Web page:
Judas Priest – The Chosen Few (Legacy Recordings)Saturday, 23rd March 2013
To the casual listener, Judas Priest has roughly three songs: “You’ve Got Another Thing Coming,” “Living After Midnight,” and “Breaking the Law.” Then there’s the second-tier “hits,” then the rest is either solid gold (steel) or arguable filler. Compilations like The Chosen Few choose to operate around the latter two notions, this time with the cute little twist of having several big names from the hard rock and metal world choose their favorite Priest songs for inclusion. Suffice it to say, no one on this list was going to vouch for “Hell Patrol.” Very doubtful David Coverdale or Alice Cooper has ever heard Painkiller’smost rocking song…
Frankly, just about every song on this compilation has been waxed on to death, and if you’re unaware of the mastery that is “Rapid Fire,” or “The Sentinel,” or “Painkiller,” then one has to wonder what rock you’re living under. To The Chosen Few’s credit, a few minor, unheralded songs are given a go, specifically the spectacular ballad “Beyond the Realms of Death,” a sad tale about a man living in an insane asylum (as chosen by Lars Ulrich, no less), and “The Ripper,” which was selected by Ozzy Osbourne, who probably has zero recollection of anything Priest has done after 1980. A good choice nonetheless.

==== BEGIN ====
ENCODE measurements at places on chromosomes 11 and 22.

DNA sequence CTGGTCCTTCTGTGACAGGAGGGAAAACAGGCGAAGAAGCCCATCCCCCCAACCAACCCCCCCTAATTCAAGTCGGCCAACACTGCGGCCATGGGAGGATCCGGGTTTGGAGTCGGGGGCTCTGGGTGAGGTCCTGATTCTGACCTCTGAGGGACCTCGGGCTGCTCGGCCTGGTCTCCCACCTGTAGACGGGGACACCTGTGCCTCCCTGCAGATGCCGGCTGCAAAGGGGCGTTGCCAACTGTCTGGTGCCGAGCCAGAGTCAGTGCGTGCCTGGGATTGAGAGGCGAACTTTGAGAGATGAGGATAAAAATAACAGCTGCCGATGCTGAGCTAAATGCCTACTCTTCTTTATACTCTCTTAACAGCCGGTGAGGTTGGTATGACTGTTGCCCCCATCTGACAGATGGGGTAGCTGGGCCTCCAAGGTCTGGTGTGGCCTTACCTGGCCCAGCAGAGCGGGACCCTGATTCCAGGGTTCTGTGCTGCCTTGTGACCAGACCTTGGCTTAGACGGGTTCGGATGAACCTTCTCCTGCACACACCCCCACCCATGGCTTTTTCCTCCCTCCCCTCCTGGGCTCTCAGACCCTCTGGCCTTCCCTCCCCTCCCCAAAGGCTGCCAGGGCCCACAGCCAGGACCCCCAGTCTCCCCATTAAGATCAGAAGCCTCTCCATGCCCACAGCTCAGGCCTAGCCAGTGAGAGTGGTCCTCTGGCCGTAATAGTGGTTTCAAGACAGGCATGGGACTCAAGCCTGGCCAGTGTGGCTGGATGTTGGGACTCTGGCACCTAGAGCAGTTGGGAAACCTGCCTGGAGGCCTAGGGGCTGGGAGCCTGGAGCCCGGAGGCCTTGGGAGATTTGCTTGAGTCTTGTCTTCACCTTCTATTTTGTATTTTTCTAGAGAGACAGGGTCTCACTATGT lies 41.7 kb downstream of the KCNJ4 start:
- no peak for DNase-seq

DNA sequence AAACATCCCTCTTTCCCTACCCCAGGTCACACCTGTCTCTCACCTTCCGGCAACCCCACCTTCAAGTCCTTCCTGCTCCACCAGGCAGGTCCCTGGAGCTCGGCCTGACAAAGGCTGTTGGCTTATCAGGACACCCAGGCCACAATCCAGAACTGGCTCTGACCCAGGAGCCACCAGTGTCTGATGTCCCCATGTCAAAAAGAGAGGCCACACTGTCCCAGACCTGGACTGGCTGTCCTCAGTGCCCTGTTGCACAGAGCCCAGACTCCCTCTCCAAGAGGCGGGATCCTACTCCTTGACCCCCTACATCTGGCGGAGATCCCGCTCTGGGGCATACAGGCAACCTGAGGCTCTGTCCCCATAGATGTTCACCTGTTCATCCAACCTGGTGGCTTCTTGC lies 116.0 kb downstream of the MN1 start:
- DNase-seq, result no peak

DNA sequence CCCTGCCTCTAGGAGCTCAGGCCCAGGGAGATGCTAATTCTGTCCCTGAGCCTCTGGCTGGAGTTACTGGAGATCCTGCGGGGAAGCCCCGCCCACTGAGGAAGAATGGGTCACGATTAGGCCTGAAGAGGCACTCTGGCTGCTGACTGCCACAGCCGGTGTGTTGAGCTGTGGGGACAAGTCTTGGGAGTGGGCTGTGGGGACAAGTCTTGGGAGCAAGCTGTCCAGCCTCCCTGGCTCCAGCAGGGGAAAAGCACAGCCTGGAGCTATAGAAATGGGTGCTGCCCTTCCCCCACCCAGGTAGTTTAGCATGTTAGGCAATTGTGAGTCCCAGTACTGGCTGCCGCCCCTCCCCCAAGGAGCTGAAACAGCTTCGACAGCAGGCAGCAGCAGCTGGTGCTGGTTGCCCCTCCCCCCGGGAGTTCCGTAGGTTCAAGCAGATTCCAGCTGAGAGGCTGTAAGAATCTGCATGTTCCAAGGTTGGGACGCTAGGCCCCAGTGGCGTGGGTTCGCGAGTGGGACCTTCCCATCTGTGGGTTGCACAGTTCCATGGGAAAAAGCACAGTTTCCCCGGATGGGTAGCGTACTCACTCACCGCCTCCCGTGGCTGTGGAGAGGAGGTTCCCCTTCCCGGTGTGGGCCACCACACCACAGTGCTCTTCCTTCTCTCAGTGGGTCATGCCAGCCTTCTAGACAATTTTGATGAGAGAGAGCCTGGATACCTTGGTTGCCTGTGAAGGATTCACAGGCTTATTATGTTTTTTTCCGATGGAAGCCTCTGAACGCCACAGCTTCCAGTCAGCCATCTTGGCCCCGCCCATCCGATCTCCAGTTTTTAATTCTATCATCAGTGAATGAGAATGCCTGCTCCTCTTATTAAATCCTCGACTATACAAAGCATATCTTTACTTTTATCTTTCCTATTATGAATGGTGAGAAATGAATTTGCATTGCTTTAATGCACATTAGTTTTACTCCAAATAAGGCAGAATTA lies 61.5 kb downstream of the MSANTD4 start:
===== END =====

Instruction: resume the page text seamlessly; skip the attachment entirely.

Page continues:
Sin After Sin’s “Dissident Aggressor” gets the nod from Steve Vai and Queensryche’s Geoff Tate, although one could make the argument this song is better known for Slayer’s cover version on South of Heaven. Funny that Korn’s Jonathan Davis selected “Turbo Lover,” a song that is as metal as Davis’s signature Adidas pants, but it’s silly enough to be enjoyable.
Beyond that, it’s all of Priest’s main live staples, thus making this compilation come up short for those who have already cobbled together the band’s exhaustive catalog. If Priest really wanted to test the limits of their discography, a compilation of their lesser-known songs would do the trick. There are tons of odds and sods in the Priest pantheon that no one outside of the band’s core fanbase seems to care about, which could go a long way toward making up some ground to Iron Maiden, who have effectively prolonged their career by doing just that: Maximizing their deep back catalog. Priest would be wise to do the same.
(This content originally appeared on Blistering.com)